The word "khana" in Indian Khana Made Easy means food. So come on, let's explore and cook some easy Indian food together including Gluten Free dishes.

June 30, 2012

Cool Cucumber Salsa

Didn't think we would see much sun this summer...especially with all the rain in the last couple weeks. However by clockwork, in the third week of June, the sun came up and dried up all the rain. Additionally, in the last week, it scorched us all with temperatures in the high 80s and 90s. It hardly gave us time to adjust to climate and temperature changes. It's important to keep cool and stay refreshed in this weather.
Some of the ways, we stay cool is by enjoying yummy delights like mangoes, spritzers, iced teas, and salads. Summertime also brings a lot of families and friends together for backyard parties. We came up with this new fusion recipe for a salsa that incorporates cucumbers...and not just as a garnish but as the main ingredient. It has a bit of everything; heat, sweet, tang, and surprisingly crisp flavor.


Ingredients:
- 1 long firm Green Cucumber, peeled and chopped
- 2 Green chilies, chopped
- Walnut size ball of Tamarind
- 1½ tbsp of Brown Sugar
- 1 tbsp of Dhanjeera powder
¼ cup Coriander, chopped
½ tsp Salt (adjust to your taste)


Add a little water and soak tamarind until soft (or microwave for 30-40 seconds) and put aside. Put all the ingredients into a blender or food processor and use chop mode to mix all the ingredients well. Helpful Hint: Do not pulse until it's a smooth paste unless you want to drink the salsa. Pour out the mixture into a presentable dish and enjoy with your favorite chips.



June 14, 2012

Karela is the New Kraze!

Food Network seemed to have a Sweet Genius marathon tonight. One of the episodes caught my attention when I saw the Judge introduce Karela, as one of the main ingredients. I dropped what I was doing and sat down to watch it. There's no way, Karela was going to be incorporated into a dessert? This I had to see for myself. For those of you who are not familiar with Karela, it's a bitter tasting gourd/vegetable. Each chef managed to incorporate it into their dish in various forms: toasted and candied, as a relish and even as sprinkles. It was amazing to see their creativity and enthusiasm in making this bitter vegetable tasty.
I got the feeling that some of them weren't very eager to use it. It's pretty bitter! I love it though. And once you acquire the taste, you can't help but eat more of it. I'm happy to see Karela gaining more presence in the international culinary scene. Did I mention that it's good for you too? Oh yes!

Spotted Karela Ras (juice) at the Indian store
It's used as a dietary supplement (not my cup of tea in that form though). Here are some ways I've eaten it: stuffed Karela, cooked in a gravy sauce, and as a Fry (kind of like French fries). The latter is today's specialty.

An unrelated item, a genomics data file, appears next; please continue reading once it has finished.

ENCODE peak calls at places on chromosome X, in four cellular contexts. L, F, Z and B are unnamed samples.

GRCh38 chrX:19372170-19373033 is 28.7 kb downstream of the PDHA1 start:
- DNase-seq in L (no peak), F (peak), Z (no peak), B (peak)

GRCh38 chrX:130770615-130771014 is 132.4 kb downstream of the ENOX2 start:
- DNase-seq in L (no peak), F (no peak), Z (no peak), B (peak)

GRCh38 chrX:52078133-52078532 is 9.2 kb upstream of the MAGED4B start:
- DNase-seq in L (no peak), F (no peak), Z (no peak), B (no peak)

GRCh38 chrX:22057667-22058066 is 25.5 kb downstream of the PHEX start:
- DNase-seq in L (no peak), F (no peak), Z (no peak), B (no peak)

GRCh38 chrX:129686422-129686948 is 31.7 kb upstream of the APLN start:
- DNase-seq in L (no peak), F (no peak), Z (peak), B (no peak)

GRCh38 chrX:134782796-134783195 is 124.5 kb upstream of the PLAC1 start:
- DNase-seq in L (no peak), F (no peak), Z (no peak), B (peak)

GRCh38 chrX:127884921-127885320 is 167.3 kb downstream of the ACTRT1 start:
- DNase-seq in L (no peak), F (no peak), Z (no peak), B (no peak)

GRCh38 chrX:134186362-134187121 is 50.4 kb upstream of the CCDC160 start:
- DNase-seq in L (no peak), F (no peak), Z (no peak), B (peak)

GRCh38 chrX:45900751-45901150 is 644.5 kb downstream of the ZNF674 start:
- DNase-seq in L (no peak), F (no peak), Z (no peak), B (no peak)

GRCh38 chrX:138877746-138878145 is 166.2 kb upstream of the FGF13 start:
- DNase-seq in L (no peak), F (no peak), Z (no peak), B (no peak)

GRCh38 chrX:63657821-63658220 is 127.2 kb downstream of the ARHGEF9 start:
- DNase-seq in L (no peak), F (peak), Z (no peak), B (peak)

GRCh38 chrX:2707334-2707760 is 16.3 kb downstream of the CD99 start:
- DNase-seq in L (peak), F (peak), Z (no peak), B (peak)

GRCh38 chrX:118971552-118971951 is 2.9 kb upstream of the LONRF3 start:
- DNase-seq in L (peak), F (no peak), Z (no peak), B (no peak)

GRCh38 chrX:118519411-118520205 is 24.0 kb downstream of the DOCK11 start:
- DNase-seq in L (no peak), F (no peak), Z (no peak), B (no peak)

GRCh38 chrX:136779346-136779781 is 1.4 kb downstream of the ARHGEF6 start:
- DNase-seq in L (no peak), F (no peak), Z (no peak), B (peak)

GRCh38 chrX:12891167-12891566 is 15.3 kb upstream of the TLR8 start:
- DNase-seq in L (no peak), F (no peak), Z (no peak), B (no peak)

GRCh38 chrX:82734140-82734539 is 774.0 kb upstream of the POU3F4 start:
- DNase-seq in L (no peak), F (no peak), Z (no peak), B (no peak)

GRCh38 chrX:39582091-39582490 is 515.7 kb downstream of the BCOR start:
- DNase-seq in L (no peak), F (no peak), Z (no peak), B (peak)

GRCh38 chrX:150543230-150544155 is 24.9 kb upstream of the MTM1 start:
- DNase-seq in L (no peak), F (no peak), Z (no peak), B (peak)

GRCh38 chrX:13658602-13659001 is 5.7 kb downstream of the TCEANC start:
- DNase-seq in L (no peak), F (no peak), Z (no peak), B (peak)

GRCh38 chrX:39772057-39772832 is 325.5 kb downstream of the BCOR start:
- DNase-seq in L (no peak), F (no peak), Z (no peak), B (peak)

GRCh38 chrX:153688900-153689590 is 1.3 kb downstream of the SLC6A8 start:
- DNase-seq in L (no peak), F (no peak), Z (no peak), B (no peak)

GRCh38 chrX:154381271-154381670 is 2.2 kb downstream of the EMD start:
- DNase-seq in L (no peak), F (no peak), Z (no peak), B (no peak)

For close up of Karela Fry, click on picture!
Ingredients:
- 1 lb of Karela, small and firm
- 1 medium Potato
- 1 medium Onion
- 3 cloves of garlic, minced (optional)
- 2 tbsp Dry Coconut Powder
- 1 tsp Chili powder (adjust to your taste)
- 1 tsp Salt (adjust to your taste)
- 3 to 4 tbsp of Vegetable oil

Procedure:
Remove the ends of the Karela and cut into half, lengthwise and then chop into thin slices. Do the same with the potato and onion and set aside. Heat two tablespoons of oil in a non-stick saucepan and add karela and potato. Sprinkle salt and cook on medium heat for 6 to 7 minutes under closed lid. Hint: Mix the vegetables in between to prevent them from sticking to the pan. When both the karela and potato are tender and cooked, remove the lid and add onion. Then add the remaining oil and fry the vegetables (for maybe another 6 to 7 minutes) until the karela is golden brown. Then add chili powder, dry coconut powder and a pinch of salt. Mix well. It's ready to be served and enjoyed!

***Quick Tip:
- Avoid selecting fat karelas because they tend to have lot of seeds and are really bitter. That's a no, no!

For more Karela recipes, check out Indian Vegetarian Recipes blog as well. 

June 10, 2012

My "Glassy" Weekend In Corning - Day Two

The first day of my birthday getaway went so well, I couldn't wait to dive into the second. I read about glass blowing and sculpting before but it was amazing watching it live and actually participating in the activity to create a beautiful piece. Every time I pass my room, I stop to admire the glass flower I helped make. It's so colorful and pretty. It's an amazing experience.
The next day we planned for some outdoor fun and drove to Watkins Glen State Park on Seneca Lake (one of the Finger Lakes). It's a great place for hiking, camping, walking trails and picnics. I love the outdoors...but I'm a scared cat when it comes to camping. We decided to do a bit of hiking and enjoy the beautiful scenery.